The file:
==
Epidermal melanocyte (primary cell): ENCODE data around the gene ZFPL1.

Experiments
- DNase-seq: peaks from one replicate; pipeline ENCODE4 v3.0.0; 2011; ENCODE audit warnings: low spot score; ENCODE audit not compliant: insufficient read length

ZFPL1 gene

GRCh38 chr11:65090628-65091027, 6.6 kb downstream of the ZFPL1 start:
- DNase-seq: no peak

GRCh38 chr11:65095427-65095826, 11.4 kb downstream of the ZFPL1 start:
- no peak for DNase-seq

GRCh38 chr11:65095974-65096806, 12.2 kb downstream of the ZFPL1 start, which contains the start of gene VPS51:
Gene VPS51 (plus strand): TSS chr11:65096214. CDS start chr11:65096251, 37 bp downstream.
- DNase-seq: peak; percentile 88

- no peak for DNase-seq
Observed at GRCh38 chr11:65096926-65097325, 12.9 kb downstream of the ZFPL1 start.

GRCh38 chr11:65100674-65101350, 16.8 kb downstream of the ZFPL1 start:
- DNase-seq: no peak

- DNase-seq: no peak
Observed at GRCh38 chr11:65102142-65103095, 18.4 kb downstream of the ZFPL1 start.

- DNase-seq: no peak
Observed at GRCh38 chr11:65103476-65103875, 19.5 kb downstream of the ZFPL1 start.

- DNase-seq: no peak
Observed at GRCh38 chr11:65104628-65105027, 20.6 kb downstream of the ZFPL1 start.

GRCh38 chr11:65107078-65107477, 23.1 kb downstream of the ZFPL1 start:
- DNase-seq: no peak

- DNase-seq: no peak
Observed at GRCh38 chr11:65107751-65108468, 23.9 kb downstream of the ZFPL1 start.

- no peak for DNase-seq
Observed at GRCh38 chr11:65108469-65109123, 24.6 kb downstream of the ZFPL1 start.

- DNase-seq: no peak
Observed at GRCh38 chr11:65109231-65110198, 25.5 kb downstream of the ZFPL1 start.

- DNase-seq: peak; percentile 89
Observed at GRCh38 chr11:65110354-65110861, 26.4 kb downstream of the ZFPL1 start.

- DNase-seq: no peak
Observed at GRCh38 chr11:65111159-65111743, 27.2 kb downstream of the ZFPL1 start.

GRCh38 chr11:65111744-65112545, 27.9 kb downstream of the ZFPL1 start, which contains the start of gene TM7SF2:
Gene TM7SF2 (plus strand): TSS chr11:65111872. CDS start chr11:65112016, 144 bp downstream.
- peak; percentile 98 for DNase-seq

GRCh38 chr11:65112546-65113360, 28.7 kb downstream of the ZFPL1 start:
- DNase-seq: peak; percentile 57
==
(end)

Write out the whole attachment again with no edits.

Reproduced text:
Epidermal melanocyte (primary cell): ENCODE data around the gene ZFPL1.

Experiments
- DNase-seq: peaks from one replicate; pipeline ENCODE4 v3.0.0; 2011; ENCODE audit warnings: low spot score; ENCODE audit not compliant: insufficient read length

ZFPL1 gene

GRCh38 chr11:65090628-65091027, 6.6 kb downstream of the ZFPL1 start:
- DNase-seq: no peak

GRCh38 chr11:65095427-65095826, 11.4 kb downstream of the ZFPL1 start:
- no peak for DNase-seq

GRCh38 chr11:65095974-65096806, 12.2 kb downstream of the ZFPL1 start, which contains the start of gene VPS51:
Gene VPS51 (plus strand): TSS chr11:65096214. CDS start chr11:65096251, 37 bp downstream.
- DNase-seq: peak; percentile 88

- no peak for DNase-seq
Observed at GRCh38 chr11:65096926-65097325, 12.9 kb downstream of the ZFPL1 start.

GRCh38 chr11:65100674-65101350, 16.8 kb downstream of the ZFPL1 start:
- DNase-seq: no peak

- DNase-seq: no peak
Observed at GRCh38 chr11:65102142-65103095, 18.4 kb downstream of the ZFPL1 start.

- DNase-seq: no peak
Observed at GRCh38 chr11:65103476-65103875, 19.5 kb downstream of the ZFPL1 start.

- DNase-seq: no peak
Observed at GRCh38 chr11:65104628-65105027, 20.6 kb downstream of the ZFPL1 start.

GRCh38 chr11:65107078-65107477, 23.1 kb downstream of the ZFPL1 start:
- DNase-seq: no peak

- DNase-seq: no peak
Observed at GRCh38 chr11:65107751-65108468, 23.9 kb downstream of the ZFPL1 start.

- no peak for DNase-seq
Observed at GRCh38 chr11:65108469-65109123, 24.6 kb downstream of the ZFPL1 start.

- DNase-seq: no peak
Observed at GRCh38 chr11:65109231-65110198, 25.5 kb downstream of the ZFPL1 start.

- DNase-seq: peak; percentile 89
Observed at GRCh38 chr11:65110354-65110861, 26.4 kb downstream of the ZFPL1 start.

- DNase-seq: no peak
Observed at GRCh38 chr11:65111159-65111743, 27.2 kb downstream of the ZFPL1 start.

GRCh38 chr11:65111744-65112545, 27.9 kb downstream of the ZFPL1 start, which contains the start of gene TM7SF2:
Gene TM7SF2 (plus strand): TSS chr11:65111872. CDS start chr11:65112016, 144 bp downstream.
- peak; percentile 98 for DNase-seq

GRCh38 chr11:65112546-65113360, 28.7 kb downstream of the ZFPL1 start:
- DNase-seq: peak; percentile 57